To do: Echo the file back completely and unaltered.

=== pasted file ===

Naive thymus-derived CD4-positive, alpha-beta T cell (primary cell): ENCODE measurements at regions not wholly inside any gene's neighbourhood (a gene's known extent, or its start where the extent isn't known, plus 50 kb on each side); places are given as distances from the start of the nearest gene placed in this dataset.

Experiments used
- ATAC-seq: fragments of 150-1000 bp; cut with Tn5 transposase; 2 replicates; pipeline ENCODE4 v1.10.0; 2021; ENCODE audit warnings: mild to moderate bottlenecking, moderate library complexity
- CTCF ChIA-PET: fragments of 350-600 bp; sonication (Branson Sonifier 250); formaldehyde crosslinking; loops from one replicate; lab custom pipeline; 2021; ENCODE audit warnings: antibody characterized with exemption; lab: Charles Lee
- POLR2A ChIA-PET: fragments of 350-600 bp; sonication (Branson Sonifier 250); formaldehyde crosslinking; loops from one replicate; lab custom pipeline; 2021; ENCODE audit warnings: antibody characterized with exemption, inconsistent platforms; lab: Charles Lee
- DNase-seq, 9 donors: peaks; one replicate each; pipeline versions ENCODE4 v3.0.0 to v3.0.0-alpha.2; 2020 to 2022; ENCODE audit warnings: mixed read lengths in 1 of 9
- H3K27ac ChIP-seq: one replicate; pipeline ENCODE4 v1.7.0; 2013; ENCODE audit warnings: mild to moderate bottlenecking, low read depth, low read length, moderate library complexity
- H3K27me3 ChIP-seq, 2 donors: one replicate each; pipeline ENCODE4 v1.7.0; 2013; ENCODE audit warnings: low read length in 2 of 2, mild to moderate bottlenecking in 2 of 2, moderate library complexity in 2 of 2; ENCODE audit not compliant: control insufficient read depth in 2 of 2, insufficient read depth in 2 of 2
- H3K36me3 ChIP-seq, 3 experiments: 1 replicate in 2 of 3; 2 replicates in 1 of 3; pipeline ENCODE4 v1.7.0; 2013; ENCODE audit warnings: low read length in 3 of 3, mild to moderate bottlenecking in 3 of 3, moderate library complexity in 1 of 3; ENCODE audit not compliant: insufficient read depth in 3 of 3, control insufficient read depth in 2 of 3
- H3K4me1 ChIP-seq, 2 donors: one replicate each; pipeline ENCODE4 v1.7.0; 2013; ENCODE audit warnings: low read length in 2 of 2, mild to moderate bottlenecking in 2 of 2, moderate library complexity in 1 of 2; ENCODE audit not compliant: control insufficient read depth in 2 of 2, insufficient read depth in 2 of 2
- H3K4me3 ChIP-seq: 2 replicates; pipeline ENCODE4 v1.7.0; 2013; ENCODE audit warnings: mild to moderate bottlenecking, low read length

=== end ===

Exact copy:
Naive thymus-derived CD4-positive, alpha-beta T cell (primary cell): ENCODE measurements at regions not wholly inside any gene's neighbourhood (a gene's known extent, or its start where the extent isn't known, plus 50 kb on each side); places are given as distances from the start of the nearest gene placed in this dataset.

Experiments used
- ATAC-seq: fragments of 150-1000 bp; cut with Tn5 transposase; 2 replicates; pipeline ENCODE4 v1.10.0; 2021; ENCODE audit warnings: mild to moderate bottlenecking, moderate library complexity
- CTCF ChIA-PET: fragments of 350-600 bp; sonication (Branson Sonifier 250); formaldehyde crosslinking; loops from one replicate; lab custom pipeline; 2021; ENCODE audit warnings: antibody characterized with exemption; lab: Charles Lee
- POLR2A ChIA-PET: fragments of 350-600 bp; sonication (Branson Sonifier 250); formaldehyde crosslinking; loops from one replicate; lab custom pipeline; 2021; ENCODE audit warnings: antibody characterized with exemption, inconsistent platforms; lab: Charles Lee
- DNase-seq, 9 donors: peaks; one replicate each; pipeline versions ENCODE4 v3.0.0 to v3.0.0-alpha.2; 2020 to 2022; ENCODE audit warnings: mixed read lengths in 1 of 9
- H3K27ac ChIP-seq: one replicate; pipeline ENCODE4 v1.7.0; 2013; ENCODE audit warnings: mild to moderate bottlenecking, low read depth, low read length, moderate library complexity
- H3K27me3 ChIP-seq, 2 donors: one replicate each; pipeline ENCODE4 v1.7.0; 2013; ENCODE audit warnings: low read length in 2 of 2, mild to moderate bottlenecking in 2 of 2, moderate library complexity in 2 of 2; ENCODE audit not compliant: control insufficient read depth in 2 of 2, insufficient read depth in 2 of 2
- H3K36me3 ChIP-seq, 3 experiments: 1 replicate in 2 of 3; 2 replicates in 1 of 3; pipeline ENCODE4 v1.7.0; 2013; ENCODE audit warnings: low read length in 3 of 3, mild to moderate bottlenecking in 3 of 3, moderate library complexity in 1 of 3; ENCODE audit not compliant: insufficient read depth in 3 of 3, control insufficient read depth in 2 of 3
- H3K4me1 ChIP-seq, 2 donors: one replicate each; pipeline ENCODE4 v1.7.0; 2013; ENCODE audit warnings: low read length in 2 of 2, mild to moderate bottlenecking in 2 of 2, moderate library complexity in 1 of 2; ENCODE audit not compliant: control insufficient read depth in 2 of 2, insufficient read depth in 2 of 2
- H3K4me3 ChIP-seq: 2 replicates; pipeline ENCODE4 v1.7.0; 2013; ENCODE audit warnings: mild to moderate bottlenecking, low read length